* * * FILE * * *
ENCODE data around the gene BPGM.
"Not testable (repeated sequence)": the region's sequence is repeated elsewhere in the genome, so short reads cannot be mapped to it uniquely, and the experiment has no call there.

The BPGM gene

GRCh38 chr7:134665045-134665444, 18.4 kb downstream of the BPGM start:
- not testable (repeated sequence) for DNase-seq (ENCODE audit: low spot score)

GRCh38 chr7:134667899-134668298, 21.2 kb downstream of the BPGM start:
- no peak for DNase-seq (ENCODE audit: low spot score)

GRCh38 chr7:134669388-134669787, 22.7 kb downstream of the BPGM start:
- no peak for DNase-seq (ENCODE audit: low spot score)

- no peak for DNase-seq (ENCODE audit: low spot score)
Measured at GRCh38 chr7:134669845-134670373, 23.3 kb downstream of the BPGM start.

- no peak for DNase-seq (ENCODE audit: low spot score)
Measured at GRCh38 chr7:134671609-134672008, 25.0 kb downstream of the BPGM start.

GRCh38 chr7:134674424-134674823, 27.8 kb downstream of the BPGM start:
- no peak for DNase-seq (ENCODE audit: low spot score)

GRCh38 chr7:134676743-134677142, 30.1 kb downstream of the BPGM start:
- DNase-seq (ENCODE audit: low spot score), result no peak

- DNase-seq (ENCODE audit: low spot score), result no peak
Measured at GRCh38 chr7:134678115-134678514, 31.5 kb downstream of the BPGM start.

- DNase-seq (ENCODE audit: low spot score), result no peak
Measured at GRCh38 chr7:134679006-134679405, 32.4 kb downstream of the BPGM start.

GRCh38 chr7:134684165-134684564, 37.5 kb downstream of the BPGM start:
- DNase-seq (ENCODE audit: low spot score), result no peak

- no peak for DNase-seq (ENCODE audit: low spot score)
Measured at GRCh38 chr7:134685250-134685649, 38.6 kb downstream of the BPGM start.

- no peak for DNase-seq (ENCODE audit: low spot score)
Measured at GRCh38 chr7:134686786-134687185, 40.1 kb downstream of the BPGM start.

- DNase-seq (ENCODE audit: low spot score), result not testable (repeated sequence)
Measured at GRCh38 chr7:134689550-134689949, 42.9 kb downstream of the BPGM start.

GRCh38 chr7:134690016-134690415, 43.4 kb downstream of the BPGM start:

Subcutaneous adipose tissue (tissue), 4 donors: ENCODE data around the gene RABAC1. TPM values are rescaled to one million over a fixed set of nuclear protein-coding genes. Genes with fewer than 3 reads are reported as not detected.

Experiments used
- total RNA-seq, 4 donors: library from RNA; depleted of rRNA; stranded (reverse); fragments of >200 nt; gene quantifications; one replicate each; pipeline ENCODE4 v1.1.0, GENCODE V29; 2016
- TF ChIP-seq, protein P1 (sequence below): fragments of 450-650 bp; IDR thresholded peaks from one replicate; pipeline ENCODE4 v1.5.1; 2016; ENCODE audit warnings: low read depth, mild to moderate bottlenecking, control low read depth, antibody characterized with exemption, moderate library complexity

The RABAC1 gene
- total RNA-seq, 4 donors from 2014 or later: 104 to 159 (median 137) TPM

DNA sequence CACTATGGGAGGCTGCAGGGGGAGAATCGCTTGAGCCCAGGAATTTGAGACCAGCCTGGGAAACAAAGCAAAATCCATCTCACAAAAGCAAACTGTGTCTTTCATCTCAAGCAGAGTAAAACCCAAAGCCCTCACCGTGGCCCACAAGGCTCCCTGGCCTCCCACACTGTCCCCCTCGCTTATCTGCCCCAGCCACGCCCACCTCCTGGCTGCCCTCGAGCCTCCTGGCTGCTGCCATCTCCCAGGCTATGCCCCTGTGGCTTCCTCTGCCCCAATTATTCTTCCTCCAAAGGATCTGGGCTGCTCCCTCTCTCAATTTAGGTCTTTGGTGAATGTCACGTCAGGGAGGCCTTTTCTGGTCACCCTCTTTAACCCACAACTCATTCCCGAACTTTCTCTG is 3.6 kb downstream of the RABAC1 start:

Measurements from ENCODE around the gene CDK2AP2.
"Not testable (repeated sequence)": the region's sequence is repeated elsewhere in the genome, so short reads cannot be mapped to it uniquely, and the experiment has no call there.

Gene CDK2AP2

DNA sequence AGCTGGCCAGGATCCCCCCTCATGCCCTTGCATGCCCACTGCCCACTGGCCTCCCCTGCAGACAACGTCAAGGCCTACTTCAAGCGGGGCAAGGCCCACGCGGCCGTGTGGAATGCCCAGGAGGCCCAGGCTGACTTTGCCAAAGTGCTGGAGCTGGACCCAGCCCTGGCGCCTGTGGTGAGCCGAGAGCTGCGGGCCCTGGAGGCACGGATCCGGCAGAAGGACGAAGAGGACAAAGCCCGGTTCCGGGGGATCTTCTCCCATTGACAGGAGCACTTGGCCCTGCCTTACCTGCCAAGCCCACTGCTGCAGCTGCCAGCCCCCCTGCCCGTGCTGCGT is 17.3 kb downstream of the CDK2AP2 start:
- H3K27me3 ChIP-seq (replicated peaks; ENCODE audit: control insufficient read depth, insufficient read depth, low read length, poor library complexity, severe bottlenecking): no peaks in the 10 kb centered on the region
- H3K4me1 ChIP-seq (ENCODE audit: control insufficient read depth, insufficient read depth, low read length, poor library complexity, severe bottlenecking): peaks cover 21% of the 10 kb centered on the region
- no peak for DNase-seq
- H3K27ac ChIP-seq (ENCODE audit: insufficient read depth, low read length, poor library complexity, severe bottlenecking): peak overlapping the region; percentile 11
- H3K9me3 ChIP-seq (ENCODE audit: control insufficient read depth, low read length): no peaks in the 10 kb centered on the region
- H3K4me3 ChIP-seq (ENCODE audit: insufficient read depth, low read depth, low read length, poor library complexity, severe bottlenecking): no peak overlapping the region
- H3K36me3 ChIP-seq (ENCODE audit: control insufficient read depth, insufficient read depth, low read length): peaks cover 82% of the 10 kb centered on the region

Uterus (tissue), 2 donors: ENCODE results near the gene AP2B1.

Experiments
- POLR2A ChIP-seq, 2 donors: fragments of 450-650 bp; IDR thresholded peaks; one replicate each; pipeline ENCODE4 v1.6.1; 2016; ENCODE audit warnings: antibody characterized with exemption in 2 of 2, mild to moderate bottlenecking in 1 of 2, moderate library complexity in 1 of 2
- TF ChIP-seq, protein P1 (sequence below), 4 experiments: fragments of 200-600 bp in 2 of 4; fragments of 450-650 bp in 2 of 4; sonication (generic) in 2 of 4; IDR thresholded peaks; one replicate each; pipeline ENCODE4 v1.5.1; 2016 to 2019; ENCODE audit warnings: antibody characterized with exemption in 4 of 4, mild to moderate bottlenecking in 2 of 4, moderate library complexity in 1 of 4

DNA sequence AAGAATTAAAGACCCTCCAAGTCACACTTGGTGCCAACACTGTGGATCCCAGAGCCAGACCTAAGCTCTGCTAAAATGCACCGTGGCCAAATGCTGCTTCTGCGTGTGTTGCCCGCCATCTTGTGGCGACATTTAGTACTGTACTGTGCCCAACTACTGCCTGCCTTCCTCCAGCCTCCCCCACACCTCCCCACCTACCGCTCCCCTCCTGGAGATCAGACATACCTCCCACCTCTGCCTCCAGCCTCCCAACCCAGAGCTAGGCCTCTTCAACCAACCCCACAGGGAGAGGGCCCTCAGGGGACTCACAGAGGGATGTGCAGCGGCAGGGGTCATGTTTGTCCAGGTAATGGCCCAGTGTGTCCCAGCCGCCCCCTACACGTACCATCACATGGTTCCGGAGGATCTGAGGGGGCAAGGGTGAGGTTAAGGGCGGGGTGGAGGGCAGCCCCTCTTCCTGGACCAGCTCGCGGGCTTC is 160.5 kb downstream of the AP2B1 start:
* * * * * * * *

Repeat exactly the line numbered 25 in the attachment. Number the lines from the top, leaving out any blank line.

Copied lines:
Measured at GRCh38 chr7:134685250-134685649, 38.6 kb downstream of the BPGM start.